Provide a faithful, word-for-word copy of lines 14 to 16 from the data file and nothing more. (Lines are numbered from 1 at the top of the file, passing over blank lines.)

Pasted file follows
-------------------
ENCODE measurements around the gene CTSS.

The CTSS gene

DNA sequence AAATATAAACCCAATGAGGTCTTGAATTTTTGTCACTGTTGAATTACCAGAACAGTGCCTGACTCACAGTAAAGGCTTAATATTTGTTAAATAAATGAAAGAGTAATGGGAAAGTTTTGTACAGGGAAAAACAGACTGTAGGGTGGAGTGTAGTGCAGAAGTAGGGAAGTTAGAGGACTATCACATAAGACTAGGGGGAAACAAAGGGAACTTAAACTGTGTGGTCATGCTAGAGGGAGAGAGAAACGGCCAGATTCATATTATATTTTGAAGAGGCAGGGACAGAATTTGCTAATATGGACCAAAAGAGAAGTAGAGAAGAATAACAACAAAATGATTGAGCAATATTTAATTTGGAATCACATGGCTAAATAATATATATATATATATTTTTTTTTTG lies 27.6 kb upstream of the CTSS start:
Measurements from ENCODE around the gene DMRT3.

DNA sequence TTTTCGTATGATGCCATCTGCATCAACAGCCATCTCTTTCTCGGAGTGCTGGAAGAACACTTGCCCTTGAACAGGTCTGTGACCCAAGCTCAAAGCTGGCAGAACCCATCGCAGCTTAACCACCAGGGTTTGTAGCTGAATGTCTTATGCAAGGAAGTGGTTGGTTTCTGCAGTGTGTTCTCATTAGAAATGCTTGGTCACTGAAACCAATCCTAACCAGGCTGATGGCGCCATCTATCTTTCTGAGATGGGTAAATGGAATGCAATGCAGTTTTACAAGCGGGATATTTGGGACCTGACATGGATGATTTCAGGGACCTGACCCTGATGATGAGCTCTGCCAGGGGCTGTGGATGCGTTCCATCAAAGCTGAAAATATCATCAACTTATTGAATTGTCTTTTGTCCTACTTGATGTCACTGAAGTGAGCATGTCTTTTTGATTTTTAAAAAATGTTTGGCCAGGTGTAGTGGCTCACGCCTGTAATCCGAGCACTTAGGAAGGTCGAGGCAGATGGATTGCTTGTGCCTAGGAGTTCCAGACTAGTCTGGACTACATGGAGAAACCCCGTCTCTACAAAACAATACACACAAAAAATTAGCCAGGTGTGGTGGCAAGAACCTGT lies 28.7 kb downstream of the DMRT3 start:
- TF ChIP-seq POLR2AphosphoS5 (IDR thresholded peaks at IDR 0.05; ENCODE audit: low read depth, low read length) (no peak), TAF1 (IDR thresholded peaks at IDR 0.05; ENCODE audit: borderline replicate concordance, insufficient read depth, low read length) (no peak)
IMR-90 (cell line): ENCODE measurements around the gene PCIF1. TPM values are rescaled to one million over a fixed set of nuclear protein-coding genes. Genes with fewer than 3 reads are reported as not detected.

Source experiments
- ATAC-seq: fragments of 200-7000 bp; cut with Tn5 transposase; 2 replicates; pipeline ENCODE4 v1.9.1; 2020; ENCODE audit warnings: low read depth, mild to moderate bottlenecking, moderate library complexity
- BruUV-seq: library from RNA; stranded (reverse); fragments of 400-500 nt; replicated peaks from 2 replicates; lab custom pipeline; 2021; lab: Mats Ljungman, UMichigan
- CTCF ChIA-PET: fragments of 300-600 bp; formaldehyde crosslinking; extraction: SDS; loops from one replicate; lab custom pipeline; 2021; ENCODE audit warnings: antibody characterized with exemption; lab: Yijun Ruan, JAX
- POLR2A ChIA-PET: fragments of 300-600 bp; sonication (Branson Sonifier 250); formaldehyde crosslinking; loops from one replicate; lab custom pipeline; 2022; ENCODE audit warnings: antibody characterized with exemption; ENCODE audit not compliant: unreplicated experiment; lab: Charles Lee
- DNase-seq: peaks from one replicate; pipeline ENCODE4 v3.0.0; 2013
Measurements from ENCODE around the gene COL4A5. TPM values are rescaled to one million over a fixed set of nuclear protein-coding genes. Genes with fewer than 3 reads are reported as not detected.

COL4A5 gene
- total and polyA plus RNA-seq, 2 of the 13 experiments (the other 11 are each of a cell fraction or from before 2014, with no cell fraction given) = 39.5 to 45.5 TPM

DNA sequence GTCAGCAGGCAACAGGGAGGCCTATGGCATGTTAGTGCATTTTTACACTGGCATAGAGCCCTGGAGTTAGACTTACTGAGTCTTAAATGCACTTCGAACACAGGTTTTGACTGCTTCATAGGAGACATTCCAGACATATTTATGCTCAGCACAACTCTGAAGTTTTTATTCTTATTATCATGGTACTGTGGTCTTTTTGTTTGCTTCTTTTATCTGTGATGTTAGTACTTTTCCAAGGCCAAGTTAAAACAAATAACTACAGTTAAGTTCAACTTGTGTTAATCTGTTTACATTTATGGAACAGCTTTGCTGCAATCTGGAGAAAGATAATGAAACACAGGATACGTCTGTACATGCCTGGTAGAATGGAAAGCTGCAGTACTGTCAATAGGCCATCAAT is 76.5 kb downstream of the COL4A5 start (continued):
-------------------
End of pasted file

Measurements from ENCODE around the gene COL4A5. TPM values are rescaled to one million over a fixed set of nuclear protein-coding genes. Genes with fewer than 3 reads are reported as not detected.

COL4A5 gene
- total and polyA plus RNA-seq, 2 of the 13 experiments (the other 11 are each of a cell fraction or from before 2014, with no cell fraction given) = 39.5 to 45.5 TPM